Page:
Salads can be a meal in their own right or serve as the perfect side dish to complement a heavier recipe. We may think of lettuce when we think of a salad, but other ingredients, like pasta or whole grains like farro, can also become the base of a delicious salad. No matter what you use to prepare your dish, one thing remains the same: Heavier toppings should be added after the dressing to prevent them from ending up at the bottom of the bowl.
Preparing a salad well is an integral part of its flavor; adding some things too early and others too late can ruin the flavor and texture of the salad. Plus, presentation is important and you don’t want your guests to see a big pile of greens because all the toppings sank to the bottom when you tossed them in with the dressing. Luckily, there are easy ways to ensure your salad tastes and looks as great as possible.
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Avoid adding heavy toppings before plating the dish.
Tossing the salad involves tossing the ingredients with the dressing to make sure everything is evenly coated. Lighter toppings, like sliced red onion or diced tomatoes, can be incorporated before tossing the salad. But for something heavier, like artichoke hearts or protein, wait until the salad is dressed. Otherwise, the mixing process could move the heavier ingredients to the bottom of the bowl, impacting the presentation and distribution of the ingredients. Adding a layer of dressing also makes the lettuce (or pasta, or any other salad base) a little heavier, which helps it hold the topping better.
There is one exception, though: If the heavier topping helps develop the flavor of the salad, you may need to add it before the dressing. Although something like chicken or nuts can be added after, if you want the flavors of certain toppings (like orange slices or any other fruit) to combine with the dressing, you may need to toss them with the salad. If you do this, reserve a few pieces of garnish to then top the salad for a better presentation.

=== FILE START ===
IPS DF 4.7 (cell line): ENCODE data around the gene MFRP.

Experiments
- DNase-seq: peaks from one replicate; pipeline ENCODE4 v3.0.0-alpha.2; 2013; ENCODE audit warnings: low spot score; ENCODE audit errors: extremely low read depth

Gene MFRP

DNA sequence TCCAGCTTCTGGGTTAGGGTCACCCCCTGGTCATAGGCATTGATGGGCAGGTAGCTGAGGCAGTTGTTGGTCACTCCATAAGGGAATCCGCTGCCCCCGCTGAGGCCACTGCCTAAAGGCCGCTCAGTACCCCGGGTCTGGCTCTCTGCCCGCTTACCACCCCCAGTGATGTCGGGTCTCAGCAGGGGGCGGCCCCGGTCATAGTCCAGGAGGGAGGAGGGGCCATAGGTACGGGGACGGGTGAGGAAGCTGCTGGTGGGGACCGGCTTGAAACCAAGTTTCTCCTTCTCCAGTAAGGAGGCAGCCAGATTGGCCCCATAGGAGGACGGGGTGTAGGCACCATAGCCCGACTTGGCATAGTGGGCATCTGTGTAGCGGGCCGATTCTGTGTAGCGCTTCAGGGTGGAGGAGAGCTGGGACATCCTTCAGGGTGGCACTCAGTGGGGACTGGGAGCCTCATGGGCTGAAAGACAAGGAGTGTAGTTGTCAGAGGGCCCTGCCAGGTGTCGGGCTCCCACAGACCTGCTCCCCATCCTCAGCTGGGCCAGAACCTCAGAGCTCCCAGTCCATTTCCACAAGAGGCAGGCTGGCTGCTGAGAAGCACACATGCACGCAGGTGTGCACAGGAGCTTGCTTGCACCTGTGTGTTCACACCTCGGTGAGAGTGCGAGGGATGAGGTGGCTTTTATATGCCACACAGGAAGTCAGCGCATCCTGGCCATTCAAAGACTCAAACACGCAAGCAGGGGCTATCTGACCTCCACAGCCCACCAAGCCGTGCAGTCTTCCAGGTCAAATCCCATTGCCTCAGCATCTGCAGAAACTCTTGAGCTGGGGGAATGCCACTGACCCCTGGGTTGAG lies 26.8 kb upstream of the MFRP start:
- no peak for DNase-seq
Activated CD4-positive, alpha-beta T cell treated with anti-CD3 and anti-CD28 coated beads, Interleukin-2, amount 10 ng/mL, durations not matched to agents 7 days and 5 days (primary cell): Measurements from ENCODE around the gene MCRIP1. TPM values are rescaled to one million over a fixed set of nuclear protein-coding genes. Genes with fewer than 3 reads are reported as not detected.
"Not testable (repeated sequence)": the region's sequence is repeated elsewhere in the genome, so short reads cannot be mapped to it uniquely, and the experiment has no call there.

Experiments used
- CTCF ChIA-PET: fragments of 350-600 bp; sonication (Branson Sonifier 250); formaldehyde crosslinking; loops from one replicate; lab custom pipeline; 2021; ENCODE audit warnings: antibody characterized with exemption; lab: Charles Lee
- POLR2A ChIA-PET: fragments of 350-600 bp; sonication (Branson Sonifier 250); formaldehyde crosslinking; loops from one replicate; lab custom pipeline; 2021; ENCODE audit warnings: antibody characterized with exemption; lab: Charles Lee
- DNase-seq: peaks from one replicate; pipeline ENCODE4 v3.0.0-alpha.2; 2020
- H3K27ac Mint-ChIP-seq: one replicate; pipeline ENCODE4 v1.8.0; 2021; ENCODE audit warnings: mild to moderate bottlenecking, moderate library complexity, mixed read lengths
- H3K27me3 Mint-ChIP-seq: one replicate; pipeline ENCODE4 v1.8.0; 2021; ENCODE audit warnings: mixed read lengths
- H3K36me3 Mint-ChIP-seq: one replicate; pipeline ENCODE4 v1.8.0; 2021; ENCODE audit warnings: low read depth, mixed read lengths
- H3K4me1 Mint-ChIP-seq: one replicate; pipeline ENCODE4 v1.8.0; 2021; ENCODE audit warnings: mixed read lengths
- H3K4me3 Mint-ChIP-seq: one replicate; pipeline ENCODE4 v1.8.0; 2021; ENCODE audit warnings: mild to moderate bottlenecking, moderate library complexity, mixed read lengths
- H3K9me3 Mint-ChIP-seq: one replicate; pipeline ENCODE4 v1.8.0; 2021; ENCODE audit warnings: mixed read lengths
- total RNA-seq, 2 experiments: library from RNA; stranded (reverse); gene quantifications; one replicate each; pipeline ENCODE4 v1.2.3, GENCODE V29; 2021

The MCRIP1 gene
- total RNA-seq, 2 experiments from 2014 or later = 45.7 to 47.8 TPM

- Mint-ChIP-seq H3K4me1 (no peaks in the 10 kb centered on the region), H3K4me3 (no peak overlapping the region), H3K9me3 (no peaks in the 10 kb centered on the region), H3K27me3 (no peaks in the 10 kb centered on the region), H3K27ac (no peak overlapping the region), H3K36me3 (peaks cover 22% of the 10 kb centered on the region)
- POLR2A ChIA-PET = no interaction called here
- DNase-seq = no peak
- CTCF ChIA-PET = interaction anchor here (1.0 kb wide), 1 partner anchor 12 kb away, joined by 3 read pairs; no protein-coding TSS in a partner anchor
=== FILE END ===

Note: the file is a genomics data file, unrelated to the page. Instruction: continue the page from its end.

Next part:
Tips to Take Your Salad Up a Notch
If you’re making a salad with green vegetables, avoid adding the dressing until you’re about to serve it. Lettuce leaves are delicate, as are other leafy vegetables like arugula or spinach, so they will wilt easily once tossed into the dressing. You can prepare the toppings and measure the dressing in advance, then add everything just before serving.
Consider the moisture level of certain fillings. Tomatoes, for example, harbor a lot of moisture, so take that into account when thinking about how much dressing to add. Also, if you’re making a pasta salad, add half the dressing when you cook the pasta so the flavors blend while the dish rests. Then, just before serving, add the rest of the dressing to ensure the salad isn’t too dry for your guests.
When deciding on toppings, choose ones that balance each other. Sweet fruit slices paired with tangy blue cheese will create the perfect flavor contrast. The rich, fatty flavor of a mayonnaise-based salad can almost always be enhanced by the acidity of lemons or oranges; flavors that build and complement each other are always those that go best together.